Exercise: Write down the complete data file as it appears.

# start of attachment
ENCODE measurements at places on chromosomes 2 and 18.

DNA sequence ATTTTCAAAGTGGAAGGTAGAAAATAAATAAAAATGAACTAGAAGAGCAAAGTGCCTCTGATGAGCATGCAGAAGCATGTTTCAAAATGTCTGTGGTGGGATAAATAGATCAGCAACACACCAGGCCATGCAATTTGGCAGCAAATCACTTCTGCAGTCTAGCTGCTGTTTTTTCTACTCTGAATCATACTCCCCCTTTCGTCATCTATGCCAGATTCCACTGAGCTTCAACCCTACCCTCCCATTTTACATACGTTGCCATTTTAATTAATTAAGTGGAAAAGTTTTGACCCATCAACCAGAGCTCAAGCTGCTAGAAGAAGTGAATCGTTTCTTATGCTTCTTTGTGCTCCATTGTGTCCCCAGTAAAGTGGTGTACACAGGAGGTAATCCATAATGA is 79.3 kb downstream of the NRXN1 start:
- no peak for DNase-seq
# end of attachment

ENCODE measurements at places on chromosomes 2 and 18.

DNA sequence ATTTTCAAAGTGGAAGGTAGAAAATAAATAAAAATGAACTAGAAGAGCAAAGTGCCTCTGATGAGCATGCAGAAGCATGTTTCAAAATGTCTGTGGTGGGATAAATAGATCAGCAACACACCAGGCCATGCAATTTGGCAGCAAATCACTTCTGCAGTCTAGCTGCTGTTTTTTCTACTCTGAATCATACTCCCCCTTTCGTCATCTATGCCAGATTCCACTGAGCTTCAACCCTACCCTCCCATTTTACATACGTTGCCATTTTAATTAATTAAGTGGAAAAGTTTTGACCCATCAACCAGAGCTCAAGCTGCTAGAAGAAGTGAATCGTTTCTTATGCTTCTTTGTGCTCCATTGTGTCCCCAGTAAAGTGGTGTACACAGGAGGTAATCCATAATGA is 79.3 kb downstream of the NRXN1 start:
- no peak for DNase-seq